Big, universal programs like a federal job guarantee or Medicare for All draw overwhelming popular support. And small, local races offer an opportunity for the grassroots to tip the balance...

Because there are big DSA chapters in cities with expensive housing stock—Los Angeles, Chicago and the Bay Area, for instance—the fight for affordable housing has emerged as a major priority. “Housing justice is probably the biggest issue in Los Angeles; the homelessness crisis is at a tipping point,” says Arielle Sallai, a member of DSA Los Angeles’ steering committee. DSA-LA and other California chapters are canvassing to pass Proposition 10, an initiative on the ballot in November that would loosen a statewide limit on rent control. Similarly, Chicago DSA is supporting a campaign to overturn Illinois’ rent control ban, with the backing of Alderman and DSA member Carlos Ramirez-Rosa.
Things could get really out of control. With a large portion of the conservative movement lost to Trump, more and more hold the view that the only way to battle Trump is to advocate for a managed economy/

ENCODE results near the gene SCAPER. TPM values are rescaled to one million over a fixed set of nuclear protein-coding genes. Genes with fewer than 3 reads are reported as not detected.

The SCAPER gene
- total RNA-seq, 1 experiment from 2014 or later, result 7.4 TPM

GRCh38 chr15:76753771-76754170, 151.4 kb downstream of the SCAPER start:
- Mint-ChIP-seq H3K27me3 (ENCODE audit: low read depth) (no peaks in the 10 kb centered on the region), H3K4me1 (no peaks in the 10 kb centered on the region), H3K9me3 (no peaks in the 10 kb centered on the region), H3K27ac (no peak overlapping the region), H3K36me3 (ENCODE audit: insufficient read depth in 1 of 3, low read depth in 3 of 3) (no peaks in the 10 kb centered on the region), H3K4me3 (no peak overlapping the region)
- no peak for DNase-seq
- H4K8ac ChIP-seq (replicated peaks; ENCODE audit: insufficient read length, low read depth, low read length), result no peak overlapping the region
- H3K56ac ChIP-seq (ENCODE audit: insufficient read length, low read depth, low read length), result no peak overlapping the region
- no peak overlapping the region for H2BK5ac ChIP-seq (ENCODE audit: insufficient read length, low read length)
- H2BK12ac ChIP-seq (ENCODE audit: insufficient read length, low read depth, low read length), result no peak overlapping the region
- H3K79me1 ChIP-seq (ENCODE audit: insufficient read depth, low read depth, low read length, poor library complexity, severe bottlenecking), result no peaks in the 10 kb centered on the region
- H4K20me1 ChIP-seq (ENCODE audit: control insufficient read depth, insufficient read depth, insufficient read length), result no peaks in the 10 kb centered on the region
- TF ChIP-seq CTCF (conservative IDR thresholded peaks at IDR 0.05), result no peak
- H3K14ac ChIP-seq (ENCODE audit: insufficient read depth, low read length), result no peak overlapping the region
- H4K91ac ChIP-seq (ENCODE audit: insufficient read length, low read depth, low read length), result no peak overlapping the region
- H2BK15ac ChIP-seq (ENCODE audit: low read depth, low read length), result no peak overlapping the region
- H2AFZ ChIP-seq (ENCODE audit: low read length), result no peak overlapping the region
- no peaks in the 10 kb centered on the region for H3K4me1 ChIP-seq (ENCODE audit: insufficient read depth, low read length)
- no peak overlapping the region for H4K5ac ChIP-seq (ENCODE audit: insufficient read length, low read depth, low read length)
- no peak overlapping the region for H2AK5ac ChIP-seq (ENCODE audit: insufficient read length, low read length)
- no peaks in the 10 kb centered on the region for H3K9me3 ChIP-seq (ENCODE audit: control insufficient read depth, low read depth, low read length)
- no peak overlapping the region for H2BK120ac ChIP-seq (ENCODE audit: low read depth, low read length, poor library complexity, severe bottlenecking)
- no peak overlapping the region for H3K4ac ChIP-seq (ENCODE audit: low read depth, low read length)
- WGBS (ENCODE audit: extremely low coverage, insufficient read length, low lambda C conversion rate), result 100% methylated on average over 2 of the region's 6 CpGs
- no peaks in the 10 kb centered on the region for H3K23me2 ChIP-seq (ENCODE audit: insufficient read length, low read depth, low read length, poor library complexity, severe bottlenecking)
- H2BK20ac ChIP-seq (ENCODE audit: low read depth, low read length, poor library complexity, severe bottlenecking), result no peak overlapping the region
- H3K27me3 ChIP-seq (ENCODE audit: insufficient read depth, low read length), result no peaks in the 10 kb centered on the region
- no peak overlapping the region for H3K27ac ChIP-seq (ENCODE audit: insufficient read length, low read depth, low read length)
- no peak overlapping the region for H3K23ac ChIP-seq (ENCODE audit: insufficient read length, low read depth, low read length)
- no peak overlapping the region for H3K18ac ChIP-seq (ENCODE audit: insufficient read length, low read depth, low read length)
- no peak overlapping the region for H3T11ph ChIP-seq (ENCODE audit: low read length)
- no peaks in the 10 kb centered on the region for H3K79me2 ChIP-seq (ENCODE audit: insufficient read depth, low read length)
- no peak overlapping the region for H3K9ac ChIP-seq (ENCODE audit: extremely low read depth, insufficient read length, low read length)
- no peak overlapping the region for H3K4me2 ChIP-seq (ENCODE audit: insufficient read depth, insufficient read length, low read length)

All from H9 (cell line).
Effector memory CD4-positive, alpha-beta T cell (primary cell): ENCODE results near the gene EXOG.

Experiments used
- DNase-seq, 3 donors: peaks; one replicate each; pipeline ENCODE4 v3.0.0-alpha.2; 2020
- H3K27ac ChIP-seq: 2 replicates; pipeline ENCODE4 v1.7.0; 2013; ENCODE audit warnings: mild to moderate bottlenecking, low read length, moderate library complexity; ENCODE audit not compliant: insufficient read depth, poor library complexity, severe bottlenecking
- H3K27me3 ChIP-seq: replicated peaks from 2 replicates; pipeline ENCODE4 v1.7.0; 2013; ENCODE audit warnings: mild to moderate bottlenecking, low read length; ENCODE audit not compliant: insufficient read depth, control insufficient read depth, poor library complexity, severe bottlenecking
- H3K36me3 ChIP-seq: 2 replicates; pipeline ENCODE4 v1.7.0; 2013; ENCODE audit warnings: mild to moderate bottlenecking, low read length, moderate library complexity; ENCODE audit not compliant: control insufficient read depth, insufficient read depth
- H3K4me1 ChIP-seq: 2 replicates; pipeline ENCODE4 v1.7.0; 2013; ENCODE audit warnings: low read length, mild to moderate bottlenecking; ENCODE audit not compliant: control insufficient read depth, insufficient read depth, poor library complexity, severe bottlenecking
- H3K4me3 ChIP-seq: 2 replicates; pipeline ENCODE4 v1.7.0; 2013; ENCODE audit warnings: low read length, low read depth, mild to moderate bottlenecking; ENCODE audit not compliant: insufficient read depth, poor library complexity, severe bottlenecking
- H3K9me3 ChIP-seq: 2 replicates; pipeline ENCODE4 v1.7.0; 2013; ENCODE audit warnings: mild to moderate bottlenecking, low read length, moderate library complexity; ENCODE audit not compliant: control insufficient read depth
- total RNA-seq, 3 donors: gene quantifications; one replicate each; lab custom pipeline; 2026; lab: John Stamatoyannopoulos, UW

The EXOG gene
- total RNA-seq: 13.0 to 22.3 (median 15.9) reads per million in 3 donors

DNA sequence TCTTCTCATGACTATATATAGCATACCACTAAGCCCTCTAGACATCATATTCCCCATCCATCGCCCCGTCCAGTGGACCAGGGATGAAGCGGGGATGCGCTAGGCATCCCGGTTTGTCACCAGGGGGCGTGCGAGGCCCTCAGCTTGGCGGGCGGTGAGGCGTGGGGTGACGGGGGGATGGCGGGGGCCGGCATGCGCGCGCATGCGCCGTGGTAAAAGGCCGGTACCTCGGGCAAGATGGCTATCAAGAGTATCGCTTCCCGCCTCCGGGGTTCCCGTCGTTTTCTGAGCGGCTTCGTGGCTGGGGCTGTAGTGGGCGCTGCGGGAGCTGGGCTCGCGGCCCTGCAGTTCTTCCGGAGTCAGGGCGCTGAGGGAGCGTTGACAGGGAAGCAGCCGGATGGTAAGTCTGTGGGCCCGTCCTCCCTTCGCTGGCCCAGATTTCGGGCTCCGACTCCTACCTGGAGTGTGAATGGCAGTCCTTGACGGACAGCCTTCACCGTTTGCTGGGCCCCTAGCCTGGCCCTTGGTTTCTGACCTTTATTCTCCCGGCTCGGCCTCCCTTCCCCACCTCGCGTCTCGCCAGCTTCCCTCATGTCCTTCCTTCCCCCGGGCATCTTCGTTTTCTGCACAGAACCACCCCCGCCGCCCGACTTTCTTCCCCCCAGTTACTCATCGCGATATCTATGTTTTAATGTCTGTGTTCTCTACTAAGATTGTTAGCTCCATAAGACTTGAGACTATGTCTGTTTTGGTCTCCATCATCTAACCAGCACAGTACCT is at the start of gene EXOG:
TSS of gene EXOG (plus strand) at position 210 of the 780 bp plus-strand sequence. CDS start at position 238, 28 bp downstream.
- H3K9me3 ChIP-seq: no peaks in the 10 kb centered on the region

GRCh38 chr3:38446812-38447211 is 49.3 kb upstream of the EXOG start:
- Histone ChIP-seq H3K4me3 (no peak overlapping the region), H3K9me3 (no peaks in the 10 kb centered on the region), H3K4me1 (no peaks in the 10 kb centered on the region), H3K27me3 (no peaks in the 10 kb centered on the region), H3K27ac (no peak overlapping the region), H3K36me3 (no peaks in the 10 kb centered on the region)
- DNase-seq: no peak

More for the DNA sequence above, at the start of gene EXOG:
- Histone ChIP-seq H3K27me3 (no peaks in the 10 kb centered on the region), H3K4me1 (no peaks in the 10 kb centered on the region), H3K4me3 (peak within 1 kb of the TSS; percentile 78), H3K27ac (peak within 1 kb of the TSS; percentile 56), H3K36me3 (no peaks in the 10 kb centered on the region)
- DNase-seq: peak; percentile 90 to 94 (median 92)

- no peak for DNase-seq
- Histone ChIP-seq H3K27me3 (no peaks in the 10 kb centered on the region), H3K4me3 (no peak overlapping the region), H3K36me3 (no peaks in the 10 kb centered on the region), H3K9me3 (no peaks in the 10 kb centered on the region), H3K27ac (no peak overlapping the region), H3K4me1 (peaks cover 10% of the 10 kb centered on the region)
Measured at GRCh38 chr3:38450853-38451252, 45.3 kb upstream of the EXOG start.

Libertarians should attack Trump positions every chance they get to let the masses know there is an alternative to both Trump and central planning.

-RW  

4 comments:

  1. --- [.. ] second, those brought in by Donald Trump’s election ---

    Perhaps this wave of democratic socialism would have increased if Hillary had won but I don't believe it would be as energized as it seems today, thanks to DJT and the horrible face he puts, unfairly, on capitalism, a disaster that will take mant years to recover from.

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  2. I would like to add to their reading list Richard Pipes's excellent book, "A Concise History of the Russian Revolution." There are (at least) two interesting themes that come out of this book which are pertinent to today.

    First, the Bolsheviks came to power without anything approaching majority support. It seemed to be a combination of political opponents being fractured, and the masses being uninterested in national politics. Basically, this was a clear case of "fortune favors the bold." The Bolsheviks acted fast and ruthlessly, and ended up running a very large nation because of the apathy of the population.